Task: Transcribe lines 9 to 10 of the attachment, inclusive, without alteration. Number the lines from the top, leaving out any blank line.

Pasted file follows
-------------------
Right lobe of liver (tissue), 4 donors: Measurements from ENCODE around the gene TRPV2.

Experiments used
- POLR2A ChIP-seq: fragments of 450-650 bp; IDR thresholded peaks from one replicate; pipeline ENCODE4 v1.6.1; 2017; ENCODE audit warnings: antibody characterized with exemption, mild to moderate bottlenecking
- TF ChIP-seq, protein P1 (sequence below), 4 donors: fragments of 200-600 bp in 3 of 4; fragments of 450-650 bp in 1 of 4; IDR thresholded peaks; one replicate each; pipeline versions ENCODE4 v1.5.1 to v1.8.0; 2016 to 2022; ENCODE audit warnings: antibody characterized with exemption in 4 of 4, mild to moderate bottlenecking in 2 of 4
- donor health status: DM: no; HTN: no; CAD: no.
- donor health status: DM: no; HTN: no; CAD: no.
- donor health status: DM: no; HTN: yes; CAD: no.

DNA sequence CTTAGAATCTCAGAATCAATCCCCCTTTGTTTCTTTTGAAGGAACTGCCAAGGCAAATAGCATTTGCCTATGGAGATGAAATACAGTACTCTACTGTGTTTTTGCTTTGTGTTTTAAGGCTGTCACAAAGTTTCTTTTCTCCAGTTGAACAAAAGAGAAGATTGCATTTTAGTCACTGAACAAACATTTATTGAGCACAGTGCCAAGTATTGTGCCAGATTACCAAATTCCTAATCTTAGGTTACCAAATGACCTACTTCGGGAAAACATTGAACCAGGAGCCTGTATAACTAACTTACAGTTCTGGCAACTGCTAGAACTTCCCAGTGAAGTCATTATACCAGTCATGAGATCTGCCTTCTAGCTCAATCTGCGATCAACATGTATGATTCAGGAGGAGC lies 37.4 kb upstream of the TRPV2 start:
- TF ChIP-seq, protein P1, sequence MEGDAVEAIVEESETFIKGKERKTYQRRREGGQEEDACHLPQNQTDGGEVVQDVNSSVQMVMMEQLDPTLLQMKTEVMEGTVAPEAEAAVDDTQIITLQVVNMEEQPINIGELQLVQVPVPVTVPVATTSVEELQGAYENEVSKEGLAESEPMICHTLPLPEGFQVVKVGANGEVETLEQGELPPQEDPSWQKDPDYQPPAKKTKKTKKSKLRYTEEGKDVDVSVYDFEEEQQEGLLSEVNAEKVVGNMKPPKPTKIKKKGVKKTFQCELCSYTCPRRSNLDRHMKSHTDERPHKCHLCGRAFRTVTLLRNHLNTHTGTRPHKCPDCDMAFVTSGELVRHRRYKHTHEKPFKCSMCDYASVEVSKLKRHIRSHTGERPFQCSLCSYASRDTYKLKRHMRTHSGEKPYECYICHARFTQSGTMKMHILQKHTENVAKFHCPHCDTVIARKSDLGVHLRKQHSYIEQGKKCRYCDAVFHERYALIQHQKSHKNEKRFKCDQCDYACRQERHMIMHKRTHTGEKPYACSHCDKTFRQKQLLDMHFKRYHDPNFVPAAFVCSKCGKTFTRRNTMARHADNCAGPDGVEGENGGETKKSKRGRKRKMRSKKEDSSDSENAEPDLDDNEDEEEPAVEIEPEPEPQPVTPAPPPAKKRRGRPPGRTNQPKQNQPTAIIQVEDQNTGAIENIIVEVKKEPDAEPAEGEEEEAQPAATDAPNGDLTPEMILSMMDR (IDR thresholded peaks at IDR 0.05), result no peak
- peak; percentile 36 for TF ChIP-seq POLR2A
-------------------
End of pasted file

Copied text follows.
- TF ChIP-seq, protein P1, sequence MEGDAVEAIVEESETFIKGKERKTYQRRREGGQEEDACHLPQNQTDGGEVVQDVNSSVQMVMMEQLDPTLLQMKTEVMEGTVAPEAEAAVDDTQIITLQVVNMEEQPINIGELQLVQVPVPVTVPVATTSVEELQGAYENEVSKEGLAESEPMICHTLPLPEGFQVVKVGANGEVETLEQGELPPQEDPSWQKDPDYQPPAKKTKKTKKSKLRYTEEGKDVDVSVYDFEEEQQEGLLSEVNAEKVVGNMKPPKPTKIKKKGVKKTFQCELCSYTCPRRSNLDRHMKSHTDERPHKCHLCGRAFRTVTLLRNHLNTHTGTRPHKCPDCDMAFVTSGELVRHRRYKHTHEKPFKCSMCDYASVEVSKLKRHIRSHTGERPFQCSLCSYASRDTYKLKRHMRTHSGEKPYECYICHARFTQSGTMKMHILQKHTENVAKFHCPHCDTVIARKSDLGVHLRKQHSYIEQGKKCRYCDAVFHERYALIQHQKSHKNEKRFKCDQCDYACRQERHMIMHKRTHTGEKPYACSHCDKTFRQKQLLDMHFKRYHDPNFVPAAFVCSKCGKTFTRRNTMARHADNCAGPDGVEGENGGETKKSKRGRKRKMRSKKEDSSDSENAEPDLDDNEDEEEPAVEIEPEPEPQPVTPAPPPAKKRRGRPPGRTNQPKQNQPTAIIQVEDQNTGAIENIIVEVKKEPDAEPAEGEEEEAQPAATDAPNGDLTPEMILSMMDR (IDR thresholded peaks at IDR 0.05), result no peak
- peak; percentile 36 for TF ChIP-seq POLR2A